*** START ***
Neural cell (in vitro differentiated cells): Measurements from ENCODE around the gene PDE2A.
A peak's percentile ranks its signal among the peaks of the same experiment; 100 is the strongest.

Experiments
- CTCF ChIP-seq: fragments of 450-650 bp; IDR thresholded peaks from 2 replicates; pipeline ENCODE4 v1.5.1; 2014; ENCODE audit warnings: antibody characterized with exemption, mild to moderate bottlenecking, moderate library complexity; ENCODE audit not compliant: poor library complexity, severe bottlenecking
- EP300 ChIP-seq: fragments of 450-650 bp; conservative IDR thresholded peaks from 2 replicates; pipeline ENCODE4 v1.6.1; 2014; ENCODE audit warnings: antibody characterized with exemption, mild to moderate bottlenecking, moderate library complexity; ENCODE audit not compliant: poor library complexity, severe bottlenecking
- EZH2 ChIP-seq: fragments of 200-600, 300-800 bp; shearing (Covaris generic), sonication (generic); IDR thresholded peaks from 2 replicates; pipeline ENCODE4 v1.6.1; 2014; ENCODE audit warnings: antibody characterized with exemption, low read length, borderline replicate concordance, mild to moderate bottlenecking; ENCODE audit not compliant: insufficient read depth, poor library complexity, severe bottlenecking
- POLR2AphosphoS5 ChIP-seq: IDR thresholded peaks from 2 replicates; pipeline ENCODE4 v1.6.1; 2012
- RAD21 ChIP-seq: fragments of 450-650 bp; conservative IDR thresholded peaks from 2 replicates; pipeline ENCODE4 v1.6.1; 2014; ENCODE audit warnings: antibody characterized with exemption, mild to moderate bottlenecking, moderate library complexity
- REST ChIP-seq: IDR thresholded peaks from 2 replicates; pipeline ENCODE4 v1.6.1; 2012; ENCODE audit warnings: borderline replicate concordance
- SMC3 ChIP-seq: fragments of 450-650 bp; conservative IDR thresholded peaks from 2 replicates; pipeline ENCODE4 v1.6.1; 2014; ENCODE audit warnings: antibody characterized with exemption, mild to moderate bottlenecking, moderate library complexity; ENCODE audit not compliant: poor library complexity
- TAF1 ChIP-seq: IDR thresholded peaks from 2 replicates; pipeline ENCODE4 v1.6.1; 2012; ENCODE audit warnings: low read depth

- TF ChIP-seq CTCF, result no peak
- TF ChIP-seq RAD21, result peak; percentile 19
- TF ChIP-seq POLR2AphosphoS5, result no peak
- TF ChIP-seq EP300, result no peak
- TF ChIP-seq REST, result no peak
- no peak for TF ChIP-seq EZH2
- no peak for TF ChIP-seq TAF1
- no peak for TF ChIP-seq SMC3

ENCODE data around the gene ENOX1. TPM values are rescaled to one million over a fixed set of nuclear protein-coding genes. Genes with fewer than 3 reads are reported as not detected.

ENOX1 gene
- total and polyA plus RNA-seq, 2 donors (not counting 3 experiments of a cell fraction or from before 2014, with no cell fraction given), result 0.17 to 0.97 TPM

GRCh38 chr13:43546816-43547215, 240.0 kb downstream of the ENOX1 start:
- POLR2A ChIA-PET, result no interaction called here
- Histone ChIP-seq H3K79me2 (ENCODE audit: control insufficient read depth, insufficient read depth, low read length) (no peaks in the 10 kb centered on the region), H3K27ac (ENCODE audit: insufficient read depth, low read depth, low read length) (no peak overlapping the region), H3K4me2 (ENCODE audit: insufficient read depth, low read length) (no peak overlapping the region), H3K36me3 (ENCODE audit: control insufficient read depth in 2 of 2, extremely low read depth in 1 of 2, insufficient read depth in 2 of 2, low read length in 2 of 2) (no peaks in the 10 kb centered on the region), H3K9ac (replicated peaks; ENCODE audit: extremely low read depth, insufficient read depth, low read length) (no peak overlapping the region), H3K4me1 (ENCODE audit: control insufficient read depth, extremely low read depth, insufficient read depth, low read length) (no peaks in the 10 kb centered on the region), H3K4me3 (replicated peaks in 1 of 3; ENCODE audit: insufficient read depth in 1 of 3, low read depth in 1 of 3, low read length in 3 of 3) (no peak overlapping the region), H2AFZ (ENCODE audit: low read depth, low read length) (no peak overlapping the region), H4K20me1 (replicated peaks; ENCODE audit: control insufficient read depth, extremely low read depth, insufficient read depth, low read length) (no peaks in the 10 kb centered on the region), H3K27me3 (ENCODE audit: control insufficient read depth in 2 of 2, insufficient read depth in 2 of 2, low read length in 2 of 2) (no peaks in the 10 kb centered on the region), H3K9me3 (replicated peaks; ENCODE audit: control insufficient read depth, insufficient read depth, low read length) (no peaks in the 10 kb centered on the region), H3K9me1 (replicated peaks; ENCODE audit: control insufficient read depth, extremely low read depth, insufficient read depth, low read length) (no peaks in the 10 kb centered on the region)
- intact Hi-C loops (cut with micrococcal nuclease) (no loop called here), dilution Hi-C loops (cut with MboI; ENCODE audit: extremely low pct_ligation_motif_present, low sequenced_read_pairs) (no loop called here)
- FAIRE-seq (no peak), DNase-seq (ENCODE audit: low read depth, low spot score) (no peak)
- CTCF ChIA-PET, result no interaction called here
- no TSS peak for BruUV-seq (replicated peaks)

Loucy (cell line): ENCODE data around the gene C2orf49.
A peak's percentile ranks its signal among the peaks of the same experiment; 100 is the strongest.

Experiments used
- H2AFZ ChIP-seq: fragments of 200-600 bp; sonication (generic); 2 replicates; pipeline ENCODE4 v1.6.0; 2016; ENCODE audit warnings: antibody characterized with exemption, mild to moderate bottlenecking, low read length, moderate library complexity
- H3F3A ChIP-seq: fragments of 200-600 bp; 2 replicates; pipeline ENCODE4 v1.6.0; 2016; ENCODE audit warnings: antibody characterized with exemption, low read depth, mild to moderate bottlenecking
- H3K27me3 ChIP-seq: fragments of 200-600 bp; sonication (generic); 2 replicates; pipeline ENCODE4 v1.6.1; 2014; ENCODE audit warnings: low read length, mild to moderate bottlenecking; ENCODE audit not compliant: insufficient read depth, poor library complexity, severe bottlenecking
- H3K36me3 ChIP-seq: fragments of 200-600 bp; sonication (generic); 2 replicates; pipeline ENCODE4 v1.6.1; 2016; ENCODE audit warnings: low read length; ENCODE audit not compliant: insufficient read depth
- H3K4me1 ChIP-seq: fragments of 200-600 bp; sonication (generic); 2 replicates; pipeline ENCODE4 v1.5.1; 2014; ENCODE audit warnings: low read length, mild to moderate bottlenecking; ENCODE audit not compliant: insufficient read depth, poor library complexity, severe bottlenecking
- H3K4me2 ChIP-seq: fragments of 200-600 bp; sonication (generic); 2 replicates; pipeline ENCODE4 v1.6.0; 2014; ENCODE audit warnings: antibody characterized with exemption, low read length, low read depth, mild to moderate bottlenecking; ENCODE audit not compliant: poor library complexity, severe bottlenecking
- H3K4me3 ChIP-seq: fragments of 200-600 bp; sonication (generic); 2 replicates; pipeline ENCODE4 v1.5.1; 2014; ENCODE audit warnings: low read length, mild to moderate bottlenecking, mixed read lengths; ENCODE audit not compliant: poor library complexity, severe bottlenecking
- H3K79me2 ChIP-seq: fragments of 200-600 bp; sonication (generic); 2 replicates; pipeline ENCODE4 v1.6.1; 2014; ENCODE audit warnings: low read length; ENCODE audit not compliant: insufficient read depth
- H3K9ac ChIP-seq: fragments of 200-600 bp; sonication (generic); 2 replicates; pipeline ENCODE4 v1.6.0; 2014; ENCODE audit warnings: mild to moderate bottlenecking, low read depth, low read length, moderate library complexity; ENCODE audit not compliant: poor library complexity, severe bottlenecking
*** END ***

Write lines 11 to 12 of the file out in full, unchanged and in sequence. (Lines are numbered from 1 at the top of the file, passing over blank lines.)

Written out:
- TAF1 ChIP-seq: IDR thresholded peaks from 2 replicates; pipeline ENCODE4 v1.6.1; 2012; ENCODE audit warnings: low read depth

- TF ChIP-seq CTCF, result no peak